TIMES-Heat-EU solves the linear programing problem of district heat supply. The optimization is constrained by a set of equation and inequalities, which include (i) commodity balance equations for district heat, electricity, fuels and emissions, (ii) annual overall efficiency requirements for CHPs in compliance with the EU legislation, (iii) required share of electricity generated in highly efficient cogeneration, and (iv) ramping constraints for the operation of units. The model is optimizing the entire modeling time period with perfect knowledge of the conditions in each time-slice (i.e., perfect foresight approach). The model runs iteratively. Each new iteration step is running with an updated district heat price that is calculated based on the results of the previous run as weighted average production costs plus margin. CHP plants sell the electricity at the wholesale prices determined by ELTRAMOD.

Inelastic demands are assumed in each modeling time-slice. These DH demands must be satisfied by DH generators, PtH and outflows from the thermal energy storages (TES). Heat storage technologies are divided into two groups: (i) short time storages, operating on daily basis, with storage capacity up to one week, and (ii) inter-seasonal storages, operating on seasonal level. All TES technologies are modeled as three step processes, i.e., with input and output processes, in which capacity is represented by the unit of power as well as the storage process, in which the capacity is represented by the unit of energy. PtH technologies, which are represented by electric boilers and heat pumps, can use the electricity that would be otherwise curtailed (free of charge) or simply buy electricity by paying the electricity wholesale price.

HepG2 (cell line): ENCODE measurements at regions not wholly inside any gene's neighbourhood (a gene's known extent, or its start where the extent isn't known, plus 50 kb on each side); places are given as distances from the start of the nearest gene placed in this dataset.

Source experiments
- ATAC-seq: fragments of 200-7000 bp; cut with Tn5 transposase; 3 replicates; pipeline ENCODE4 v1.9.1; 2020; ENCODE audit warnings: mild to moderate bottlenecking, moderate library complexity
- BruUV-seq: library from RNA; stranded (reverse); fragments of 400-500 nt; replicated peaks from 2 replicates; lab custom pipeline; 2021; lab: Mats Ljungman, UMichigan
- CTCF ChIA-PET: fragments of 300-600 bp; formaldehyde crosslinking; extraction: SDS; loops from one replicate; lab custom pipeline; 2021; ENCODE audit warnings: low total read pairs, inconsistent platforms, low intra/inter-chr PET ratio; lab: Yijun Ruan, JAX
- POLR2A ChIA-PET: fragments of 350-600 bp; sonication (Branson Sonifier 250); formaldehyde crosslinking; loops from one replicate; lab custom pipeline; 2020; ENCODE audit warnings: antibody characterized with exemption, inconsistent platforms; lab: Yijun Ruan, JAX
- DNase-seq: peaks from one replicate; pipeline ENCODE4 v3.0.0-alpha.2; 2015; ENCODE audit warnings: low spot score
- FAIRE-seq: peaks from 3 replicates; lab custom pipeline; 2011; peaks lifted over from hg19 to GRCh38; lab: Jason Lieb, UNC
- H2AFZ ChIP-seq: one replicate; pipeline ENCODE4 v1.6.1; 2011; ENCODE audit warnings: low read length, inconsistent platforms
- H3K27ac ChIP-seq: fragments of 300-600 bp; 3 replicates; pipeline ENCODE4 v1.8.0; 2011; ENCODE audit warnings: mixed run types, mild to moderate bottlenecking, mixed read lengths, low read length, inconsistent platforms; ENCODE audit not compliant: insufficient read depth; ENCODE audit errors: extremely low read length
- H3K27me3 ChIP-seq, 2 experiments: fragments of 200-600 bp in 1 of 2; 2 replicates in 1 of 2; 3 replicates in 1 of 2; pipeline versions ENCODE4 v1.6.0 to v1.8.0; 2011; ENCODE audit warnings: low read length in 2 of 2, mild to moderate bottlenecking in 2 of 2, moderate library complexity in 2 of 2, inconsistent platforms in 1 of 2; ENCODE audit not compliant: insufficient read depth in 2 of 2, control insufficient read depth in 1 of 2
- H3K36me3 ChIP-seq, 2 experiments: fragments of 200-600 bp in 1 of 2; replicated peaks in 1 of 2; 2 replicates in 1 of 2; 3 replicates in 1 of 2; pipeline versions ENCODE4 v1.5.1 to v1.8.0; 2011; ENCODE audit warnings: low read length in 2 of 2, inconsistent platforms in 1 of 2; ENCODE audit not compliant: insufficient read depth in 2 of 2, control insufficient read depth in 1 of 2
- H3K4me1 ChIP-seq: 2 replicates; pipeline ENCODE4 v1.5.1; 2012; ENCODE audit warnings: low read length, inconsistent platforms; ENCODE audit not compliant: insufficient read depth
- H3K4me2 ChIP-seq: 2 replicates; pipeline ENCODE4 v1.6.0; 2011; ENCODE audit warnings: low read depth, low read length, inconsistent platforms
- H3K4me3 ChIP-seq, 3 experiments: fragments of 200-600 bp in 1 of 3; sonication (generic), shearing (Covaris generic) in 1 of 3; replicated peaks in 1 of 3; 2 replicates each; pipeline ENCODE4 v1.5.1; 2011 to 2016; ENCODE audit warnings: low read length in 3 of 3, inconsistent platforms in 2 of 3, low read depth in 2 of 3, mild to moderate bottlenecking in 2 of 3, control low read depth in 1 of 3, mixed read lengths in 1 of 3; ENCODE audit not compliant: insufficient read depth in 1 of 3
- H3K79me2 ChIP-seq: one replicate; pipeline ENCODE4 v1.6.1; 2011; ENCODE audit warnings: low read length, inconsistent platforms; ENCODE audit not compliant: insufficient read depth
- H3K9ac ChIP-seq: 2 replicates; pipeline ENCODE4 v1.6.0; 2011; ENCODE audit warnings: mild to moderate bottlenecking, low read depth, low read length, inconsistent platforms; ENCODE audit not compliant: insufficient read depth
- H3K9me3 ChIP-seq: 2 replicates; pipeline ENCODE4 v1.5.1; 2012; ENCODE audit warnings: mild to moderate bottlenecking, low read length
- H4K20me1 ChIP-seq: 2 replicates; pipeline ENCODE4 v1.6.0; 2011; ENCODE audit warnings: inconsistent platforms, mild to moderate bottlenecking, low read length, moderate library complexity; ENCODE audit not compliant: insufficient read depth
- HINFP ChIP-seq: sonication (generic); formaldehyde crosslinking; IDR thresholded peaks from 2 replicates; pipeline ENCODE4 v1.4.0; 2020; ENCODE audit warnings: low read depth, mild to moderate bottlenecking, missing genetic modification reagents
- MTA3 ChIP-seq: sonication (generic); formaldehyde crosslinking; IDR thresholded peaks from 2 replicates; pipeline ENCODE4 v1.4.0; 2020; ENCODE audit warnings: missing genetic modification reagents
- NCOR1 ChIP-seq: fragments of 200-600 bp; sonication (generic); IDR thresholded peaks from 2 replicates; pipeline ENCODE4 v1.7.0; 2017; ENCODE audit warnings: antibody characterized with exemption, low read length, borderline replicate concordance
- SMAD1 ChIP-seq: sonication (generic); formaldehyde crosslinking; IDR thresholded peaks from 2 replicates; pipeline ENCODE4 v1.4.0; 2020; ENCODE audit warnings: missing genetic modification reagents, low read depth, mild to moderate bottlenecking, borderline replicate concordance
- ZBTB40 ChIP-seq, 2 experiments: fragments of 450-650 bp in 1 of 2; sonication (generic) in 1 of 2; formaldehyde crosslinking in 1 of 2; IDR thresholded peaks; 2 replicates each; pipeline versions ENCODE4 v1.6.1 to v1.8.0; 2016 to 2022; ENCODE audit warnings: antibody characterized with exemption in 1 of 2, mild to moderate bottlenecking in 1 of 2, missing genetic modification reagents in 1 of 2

The CHP plant operation is therefore driven by three main factors: (i) district heat prices, (ii) wholesale electricity prices and (iii) turbine specified technological restrictions. Moreover, the required quota of electricity from CHPs is specified, e.g., in the Mod-RES and High-RES centralized scenario it is required that 12% of total electricity produced is provided by CHPs.